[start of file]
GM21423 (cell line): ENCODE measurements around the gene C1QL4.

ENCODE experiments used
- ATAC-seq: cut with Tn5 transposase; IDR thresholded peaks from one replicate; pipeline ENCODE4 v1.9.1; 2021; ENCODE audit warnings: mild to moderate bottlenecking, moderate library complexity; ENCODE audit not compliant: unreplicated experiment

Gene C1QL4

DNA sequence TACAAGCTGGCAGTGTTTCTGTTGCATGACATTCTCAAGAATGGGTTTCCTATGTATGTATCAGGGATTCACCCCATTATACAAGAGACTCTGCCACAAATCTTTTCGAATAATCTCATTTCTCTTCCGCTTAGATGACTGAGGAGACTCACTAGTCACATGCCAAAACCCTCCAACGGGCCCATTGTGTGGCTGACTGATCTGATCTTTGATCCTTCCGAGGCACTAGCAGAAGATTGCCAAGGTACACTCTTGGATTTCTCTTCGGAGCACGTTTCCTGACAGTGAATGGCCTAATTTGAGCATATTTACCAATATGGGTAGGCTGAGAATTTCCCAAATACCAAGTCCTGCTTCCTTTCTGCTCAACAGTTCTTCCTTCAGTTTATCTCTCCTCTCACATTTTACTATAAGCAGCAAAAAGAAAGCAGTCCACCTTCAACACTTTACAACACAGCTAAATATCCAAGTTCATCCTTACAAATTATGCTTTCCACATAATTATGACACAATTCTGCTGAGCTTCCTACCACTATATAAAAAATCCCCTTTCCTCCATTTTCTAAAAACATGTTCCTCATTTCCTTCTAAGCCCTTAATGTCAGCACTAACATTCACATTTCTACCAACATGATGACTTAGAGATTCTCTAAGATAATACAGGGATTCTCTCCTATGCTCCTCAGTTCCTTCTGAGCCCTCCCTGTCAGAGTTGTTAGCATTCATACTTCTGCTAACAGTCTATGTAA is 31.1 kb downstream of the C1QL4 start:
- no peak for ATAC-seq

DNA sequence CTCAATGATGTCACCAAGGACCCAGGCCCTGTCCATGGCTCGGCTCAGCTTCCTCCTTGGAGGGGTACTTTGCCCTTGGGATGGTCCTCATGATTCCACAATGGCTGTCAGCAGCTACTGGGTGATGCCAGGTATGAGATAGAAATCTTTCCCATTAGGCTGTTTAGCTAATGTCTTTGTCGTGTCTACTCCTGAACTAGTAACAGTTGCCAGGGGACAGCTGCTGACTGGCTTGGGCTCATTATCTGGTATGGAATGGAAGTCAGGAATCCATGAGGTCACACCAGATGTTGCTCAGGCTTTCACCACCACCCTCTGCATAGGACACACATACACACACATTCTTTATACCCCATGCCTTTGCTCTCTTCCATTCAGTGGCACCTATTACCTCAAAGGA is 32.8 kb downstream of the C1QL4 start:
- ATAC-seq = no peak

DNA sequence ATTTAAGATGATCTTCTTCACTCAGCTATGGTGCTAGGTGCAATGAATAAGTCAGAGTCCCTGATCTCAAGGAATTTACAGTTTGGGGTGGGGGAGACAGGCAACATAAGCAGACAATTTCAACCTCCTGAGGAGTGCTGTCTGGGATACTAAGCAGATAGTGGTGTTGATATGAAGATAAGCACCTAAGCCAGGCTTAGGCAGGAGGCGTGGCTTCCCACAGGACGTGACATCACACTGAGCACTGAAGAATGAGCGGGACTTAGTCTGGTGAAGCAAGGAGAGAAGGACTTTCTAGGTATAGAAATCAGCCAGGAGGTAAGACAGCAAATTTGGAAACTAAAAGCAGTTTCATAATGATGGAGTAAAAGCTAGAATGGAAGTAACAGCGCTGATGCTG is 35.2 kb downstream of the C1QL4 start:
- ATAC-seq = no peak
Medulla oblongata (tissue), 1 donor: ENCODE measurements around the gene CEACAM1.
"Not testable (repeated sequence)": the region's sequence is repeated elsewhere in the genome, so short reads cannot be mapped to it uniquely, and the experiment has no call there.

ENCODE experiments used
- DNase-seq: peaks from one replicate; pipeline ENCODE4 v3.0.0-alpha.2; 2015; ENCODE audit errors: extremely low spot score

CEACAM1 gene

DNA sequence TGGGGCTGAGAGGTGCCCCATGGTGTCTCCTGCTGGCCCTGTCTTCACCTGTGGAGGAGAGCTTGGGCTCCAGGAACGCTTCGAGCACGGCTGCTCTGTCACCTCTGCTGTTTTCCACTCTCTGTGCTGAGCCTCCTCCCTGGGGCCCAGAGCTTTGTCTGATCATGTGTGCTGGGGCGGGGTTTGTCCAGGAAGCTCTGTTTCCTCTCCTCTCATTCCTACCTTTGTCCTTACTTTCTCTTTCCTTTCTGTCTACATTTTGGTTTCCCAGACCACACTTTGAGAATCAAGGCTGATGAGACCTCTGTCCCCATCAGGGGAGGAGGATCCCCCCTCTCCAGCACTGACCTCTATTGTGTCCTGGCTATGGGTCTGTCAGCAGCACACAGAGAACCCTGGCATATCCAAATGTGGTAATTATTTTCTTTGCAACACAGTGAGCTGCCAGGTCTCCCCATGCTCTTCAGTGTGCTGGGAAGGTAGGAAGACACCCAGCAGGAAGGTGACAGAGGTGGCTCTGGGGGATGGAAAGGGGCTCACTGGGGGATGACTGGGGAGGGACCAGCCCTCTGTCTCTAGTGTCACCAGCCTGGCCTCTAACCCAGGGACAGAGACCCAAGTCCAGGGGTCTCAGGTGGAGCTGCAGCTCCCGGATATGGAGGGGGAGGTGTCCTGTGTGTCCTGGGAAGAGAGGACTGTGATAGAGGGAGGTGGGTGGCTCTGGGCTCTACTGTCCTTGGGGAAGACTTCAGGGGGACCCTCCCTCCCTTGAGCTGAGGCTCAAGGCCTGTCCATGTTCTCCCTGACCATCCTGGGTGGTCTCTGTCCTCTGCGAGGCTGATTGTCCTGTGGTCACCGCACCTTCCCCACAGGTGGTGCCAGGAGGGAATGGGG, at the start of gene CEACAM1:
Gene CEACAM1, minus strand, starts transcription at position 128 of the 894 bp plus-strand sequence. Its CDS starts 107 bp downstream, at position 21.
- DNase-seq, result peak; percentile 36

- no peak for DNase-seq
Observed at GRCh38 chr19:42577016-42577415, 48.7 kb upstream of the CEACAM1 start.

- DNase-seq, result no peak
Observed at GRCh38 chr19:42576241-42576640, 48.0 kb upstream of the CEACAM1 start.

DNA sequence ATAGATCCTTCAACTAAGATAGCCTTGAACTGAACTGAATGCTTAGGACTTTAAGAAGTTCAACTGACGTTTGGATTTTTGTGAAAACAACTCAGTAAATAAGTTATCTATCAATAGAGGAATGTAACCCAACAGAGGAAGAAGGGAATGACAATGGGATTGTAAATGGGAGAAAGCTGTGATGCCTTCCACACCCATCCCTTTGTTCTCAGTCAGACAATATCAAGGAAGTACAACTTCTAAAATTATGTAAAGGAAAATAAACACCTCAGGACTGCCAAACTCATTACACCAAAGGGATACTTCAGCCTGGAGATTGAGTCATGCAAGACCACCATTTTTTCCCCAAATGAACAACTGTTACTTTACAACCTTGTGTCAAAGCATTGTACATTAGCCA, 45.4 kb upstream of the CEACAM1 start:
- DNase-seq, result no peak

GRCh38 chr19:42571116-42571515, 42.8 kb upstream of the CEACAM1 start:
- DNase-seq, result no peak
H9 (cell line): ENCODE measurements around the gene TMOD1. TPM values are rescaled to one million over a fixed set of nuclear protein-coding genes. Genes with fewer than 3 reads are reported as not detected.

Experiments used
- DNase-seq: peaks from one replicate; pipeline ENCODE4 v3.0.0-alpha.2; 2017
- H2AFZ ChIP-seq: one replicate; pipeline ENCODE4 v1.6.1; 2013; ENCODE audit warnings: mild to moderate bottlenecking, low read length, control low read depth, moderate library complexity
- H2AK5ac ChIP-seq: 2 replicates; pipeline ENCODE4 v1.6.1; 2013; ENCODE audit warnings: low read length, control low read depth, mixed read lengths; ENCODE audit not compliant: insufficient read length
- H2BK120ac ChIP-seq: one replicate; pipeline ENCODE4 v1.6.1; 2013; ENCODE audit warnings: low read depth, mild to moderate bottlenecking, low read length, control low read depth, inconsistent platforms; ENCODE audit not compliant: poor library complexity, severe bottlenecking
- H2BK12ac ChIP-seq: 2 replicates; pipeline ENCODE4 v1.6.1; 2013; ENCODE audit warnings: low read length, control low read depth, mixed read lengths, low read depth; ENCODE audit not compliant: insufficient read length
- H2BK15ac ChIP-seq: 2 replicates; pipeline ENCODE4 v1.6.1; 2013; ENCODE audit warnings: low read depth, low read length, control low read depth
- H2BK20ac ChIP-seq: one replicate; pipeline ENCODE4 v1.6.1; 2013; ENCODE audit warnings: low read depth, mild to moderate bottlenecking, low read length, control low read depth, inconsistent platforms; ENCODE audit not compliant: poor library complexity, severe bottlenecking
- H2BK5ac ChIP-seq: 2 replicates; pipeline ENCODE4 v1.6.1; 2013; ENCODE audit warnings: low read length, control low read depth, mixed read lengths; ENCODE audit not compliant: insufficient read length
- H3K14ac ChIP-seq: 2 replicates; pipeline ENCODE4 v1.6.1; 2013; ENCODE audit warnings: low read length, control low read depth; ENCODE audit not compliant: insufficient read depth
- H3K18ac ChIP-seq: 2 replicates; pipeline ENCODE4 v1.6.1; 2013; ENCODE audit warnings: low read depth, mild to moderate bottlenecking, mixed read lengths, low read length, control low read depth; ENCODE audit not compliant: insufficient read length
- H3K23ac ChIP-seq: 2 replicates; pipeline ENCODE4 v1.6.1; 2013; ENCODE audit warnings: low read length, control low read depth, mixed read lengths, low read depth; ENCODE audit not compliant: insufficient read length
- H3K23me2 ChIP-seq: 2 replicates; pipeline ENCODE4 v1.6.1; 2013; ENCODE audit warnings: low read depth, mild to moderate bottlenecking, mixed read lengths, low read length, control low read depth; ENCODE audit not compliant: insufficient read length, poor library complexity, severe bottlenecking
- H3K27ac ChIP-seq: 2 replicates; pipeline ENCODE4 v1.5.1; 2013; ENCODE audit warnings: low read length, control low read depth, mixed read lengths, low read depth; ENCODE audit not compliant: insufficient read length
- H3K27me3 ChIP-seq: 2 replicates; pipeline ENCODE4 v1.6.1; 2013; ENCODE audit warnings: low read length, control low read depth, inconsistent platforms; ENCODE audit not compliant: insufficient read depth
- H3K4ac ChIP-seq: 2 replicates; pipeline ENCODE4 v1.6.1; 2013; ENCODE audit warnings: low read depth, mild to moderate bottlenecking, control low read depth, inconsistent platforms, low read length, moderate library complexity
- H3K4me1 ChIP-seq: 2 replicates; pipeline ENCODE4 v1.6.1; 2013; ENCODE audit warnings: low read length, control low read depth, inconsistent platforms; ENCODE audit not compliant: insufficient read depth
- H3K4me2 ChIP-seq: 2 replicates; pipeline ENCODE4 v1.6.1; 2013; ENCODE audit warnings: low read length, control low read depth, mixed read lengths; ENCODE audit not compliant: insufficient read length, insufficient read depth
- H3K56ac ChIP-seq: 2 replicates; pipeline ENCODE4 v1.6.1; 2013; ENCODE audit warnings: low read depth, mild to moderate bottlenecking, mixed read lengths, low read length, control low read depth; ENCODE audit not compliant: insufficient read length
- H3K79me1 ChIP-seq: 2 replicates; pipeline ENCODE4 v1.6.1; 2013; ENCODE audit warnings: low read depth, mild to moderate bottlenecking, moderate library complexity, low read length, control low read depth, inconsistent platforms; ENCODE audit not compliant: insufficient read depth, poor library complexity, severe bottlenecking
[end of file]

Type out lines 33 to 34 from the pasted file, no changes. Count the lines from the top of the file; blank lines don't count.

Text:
- H2BK12ac ChIP-seq: 2 replicates; pipeline ENCODE4 v1.6.1; 2013; ENCODE audit warnings: low read length, control low read depth, mixed read lengths, low read depth; ENCODE audit not compliant: insufficient read length
- H2BK15ac ChIP-seq: 2 replicates; pipeline ENCODE4 v1.6.1; 2013; ENCODE audit warnings: low read depth, low read length, control low read depth